Introducing Eliza Ng, my generated content sandbox and blogging bot
By Richard Audette, firstname.lastname@example.org
I’ve created a blogging bot I’ve named Eliza Ng, as a sandbox for playing with generated content and tooling. Check it out!
Who is Eliza Ng?
One of my earliest computing experiences was interacting with a Commodore 64 version of chatbot called Eliza, a psychotherapist chatbot first developed in the mid-1960s at MIT. When I started building my bot persona, I decided to call it Eliza Next Generation, in honour of this early chatbot.
A blogging bot is a nice, a small project where I could learn about the capabilities and limitations of current tools.
How does it work?
When I first started building out the site, I would just enter the prompts, like “Write a blog post about how bananas may go extinct”. This worked well, as ChatGPT has been trained on a diverse range of material, and it has all the information it needs to build out a short blog post.
This was just a first step to build out the functionality to automate publishing posts – I also wanted my bot to come up with things to write about, I didn’t want to be coming up with fresh topics every day myself.
For my first attempt, I developed a script that would identify key points from the top technology article in The Guardian, and then write about it – check out Reinventing Twitter for an example. The writing itself is fine, but ChatGPT has inserted an untruth: Elon Musk did not buy Twitter in October 2020. I presume as ChatGPT isn’t trained in current events, it would insert untruths for facts when it didn’t have any to write about.
This approach also produced a narrow range of topics – while I was working on this, Elon Musk was consistently the subject of the most read article Technology on the Guardian, and I didn’t want my bot to build an Elon Musk blog. Although this did accomplish my goal of creating a bot that could write a blog post every day, it felt a bit pointless: what’s the point of creating a mediocre version of an article from the Guardian full of untruths?
My current approach is to draw content from a popular technology news discussion site called Hacker News. On this site, users submit, upvote, downvote, and discuss stories on a variety of topics. I settled on the following logic:
- Find the most commented story in the last 22 hours, to ensure content is popular and fresh
- Capture all comments associated with the story, greater than 250 characters, to eliminate short responses that add little to the discussion
- Have ChatGPT write a blog post about the collection of comments
I’m using Hugo to build the website, and I am hosting it on an Amazon S3 bucket. Although the process for building the post is automated, I currently review every post before it is published to the web. I’m not worried about accuracy or errors, but I don’t want to publish anything offensive, which could happen – one day, the bot created an article on gun violence – there was nothing particularly offensive about it, but it’s not topic I want covered by the bot. After my review, the article is published as-is, and the bot announces the post on Mastodon and Twitter.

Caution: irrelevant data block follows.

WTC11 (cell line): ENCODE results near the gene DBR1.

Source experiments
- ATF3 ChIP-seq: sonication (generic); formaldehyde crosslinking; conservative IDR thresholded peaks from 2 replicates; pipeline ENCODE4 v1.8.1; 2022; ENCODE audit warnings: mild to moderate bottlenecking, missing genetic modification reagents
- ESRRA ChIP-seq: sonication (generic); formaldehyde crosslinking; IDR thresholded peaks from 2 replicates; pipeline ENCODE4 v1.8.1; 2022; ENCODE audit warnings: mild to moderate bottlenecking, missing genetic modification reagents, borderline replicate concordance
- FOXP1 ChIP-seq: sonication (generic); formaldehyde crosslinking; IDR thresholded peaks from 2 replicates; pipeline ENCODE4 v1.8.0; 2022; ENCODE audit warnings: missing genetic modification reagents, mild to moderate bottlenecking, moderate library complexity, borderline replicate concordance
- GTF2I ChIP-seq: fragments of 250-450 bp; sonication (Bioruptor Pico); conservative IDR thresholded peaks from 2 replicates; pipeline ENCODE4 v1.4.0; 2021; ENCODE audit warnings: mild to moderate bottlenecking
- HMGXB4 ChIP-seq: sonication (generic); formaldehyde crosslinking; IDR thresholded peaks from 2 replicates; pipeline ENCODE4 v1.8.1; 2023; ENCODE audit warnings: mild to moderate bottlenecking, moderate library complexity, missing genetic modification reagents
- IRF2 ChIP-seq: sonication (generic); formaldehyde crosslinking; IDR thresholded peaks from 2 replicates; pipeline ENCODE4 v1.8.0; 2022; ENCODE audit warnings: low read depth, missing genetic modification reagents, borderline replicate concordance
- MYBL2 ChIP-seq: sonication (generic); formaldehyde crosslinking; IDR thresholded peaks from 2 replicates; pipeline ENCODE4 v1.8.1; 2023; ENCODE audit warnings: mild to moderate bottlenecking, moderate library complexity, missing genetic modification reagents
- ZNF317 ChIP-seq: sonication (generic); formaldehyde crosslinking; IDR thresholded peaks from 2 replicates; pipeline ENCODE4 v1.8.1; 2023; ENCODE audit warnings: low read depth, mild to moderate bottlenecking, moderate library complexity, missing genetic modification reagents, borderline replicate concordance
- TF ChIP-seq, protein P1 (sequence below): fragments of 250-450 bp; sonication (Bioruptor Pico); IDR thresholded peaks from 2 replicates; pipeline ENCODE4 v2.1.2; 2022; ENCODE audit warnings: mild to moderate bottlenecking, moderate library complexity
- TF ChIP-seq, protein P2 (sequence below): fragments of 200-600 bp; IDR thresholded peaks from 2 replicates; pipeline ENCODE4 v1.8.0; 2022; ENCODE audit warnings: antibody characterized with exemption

If you are interested in details or would like to setup your own bot, you can download the code I’m using here: https://github.com/raudette/bloggingbot
- The automated image prompt generation has to be improved. I am currently just providing Dall-E the blog title, and the results have been mediocre.
- Improve the article prompt. The current writing style doesn’t suit me - there are far too many exclamation points. Key information is regularly omitted. For example, the article about the music discovery site called Maroofy didn’t include the link to Maroofy.
- Gather topics and content from more sources. Using a discussion surrounding a popular, current topic on a forum generates interesting results, that I would argue add value. Great internet communities, like Hacker News, provide a variety of topics to write about, and the discussion provides interesting content. ChatGPT is great at creating a coherent summary of a few hundred words that captures key points from a threaded discussion with hundreds of comments. I’m considering looking at popular Reddit forums next.
Since the dawn of writing, creating content has always taken more time and effort than consuming it. Generated content changes this balance. There has always been content of limited value (like spam), but it has not always been as easy to generate or as hard to filter through. Communities, forums, and publications will need to learn how to efficiently filter and manage generated content – through editors, moderators, voting systems, policy and other processes. Many are currently updating their policies: Medium.com is requiring transparency and disclosure, and, ironically, a home automation forum has banned generated content outright.
That being said, there will be great use cases for generated content, and perhaps generating summaries of discussions will be one of them. I follow a number of forums, like Hacker News, and I’ll read through all the comments associated with an interest post – but I only have so much time available to read. As tools like ChatGPT can create summaries, it might be interesting to generate custom newsletters based on forums of personal interest – for example, an article summarizing a month’s worth of Toronto cycling related posts on Twitter. For the time being, I will not be changing my reading or writing habits, but I will continue to look for new and interesting applications of this technology.